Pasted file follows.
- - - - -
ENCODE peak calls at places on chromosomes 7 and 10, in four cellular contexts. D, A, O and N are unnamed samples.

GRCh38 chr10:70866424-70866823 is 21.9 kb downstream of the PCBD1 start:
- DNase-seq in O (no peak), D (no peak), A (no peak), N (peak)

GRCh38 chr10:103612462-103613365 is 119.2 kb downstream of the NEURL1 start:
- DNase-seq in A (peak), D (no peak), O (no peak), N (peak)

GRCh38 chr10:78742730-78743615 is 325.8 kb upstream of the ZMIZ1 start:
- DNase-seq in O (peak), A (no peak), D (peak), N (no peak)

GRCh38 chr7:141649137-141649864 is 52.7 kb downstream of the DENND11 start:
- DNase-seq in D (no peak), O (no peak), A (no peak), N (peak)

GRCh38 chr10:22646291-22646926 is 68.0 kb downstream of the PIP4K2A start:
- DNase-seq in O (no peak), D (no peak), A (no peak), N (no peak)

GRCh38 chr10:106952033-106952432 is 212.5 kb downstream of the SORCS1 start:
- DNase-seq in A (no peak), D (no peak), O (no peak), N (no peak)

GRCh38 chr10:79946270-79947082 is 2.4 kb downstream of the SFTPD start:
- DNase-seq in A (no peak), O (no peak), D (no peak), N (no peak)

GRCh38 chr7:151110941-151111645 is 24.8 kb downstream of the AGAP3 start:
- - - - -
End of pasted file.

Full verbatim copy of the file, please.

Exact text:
ENCODE peak calls at places on chromosomes 7 and 10, in four cellular contexts. D, A, O and N are unnamed samples.

GRCh38 chr10:70866424-70866823 is 21.9 kb downstream of the PCBD1 start:
- DNase-seq in O (no peak), D (no peak), A (no peak), N (peak)

GRCh38 chr10:103612462-103613365 is 119.2 kb downstream of the NEURL1 start:
- DNase-seq in A (peak), D (no peak), O (no peak), N (peak)

GRCh38 chr10:78742730-78743615 is 325.8 kb upstream of the ZMIZ1 start:
- DNase-seq in O (peak), A (no peak), D (peak), N (no peak)

GRCh38 chr7:141649137-141649864 is 52.7 kb downstream of the DENND11 start:
- DNase-seq in D (no peak), O (no peak), A (no peak), N (peak)

GRCh38 chr10:22646291-22646926 is 68.0 kb downstream of the PIP4K2A start:
- DNase-seq in O (no peak), D (no peak), A (no peak), N (no peak)

GRCh38 chr10:106952033-106952432 is 212.5 kb downstream of the SORCS1 start:
- DNase-seq in A (no peak), D (no peak), O (no peak), N (no peak)

GRCh38 chr10:79946270-79947082 is 2.4 kb downstream of the SFTPD start:
- DNase-seq in A (no peak), O (no peak), D (no peak), N (no peak)

GRCh38 chr7:151110941-151111645 is 24.8 kb downstream of the AGAP3 start: